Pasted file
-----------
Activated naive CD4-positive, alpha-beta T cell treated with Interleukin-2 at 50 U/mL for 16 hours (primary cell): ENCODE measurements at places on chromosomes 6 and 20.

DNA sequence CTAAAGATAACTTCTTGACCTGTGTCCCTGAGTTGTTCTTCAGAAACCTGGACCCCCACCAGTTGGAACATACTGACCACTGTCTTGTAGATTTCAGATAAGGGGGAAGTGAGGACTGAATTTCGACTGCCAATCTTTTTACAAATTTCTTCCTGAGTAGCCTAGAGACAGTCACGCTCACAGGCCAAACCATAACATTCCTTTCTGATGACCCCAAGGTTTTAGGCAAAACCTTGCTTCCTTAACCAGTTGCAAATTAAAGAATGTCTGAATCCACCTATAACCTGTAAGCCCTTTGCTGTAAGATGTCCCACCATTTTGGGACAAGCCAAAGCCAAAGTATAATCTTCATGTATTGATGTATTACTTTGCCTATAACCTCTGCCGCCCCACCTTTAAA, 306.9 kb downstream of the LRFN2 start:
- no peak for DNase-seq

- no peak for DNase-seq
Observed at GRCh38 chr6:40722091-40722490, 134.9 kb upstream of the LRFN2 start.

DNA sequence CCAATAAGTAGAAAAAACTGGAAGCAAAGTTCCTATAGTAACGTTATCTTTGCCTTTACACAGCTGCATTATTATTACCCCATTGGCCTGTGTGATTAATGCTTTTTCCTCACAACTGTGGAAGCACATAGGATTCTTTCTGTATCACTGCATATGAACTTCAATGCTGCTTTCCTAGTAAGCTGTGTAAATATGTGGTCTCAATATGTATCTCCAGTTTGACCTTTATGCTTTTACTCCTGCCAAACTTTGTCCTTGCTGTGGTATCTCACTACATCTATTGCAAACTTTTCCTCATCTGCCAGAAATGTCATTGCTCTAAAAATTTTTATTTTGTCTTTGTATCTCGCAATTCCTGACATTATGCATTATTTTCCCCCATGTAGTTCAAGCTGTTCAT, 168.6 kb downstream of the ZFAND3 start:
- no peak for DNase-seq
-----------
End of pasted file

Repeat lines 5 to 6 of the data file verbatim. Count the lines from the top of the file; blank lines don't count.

Observed at GRCh38 chr6:40722091-40722490, 134.9 kb upstream of the LRFN2 start.

DNA sequence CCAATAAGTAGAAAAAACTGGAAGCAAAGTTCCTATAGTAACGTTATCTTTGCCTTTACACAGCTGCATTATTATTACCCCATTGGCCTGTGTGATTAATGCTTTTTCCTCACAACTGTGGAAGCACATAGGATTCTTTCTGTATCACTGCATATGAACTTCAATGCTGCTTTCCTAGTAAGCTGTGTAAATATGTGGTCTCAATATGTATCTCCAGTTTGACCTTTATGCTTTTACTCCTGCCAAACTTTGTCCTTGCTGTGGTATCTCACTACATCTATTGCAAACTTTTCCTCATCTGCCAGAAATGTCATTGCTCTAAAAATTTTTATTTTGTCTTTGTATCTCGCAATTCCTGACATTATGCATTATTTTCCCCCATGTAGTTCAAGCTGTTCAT, 168.6 kb downstream of the ZFAND3 start: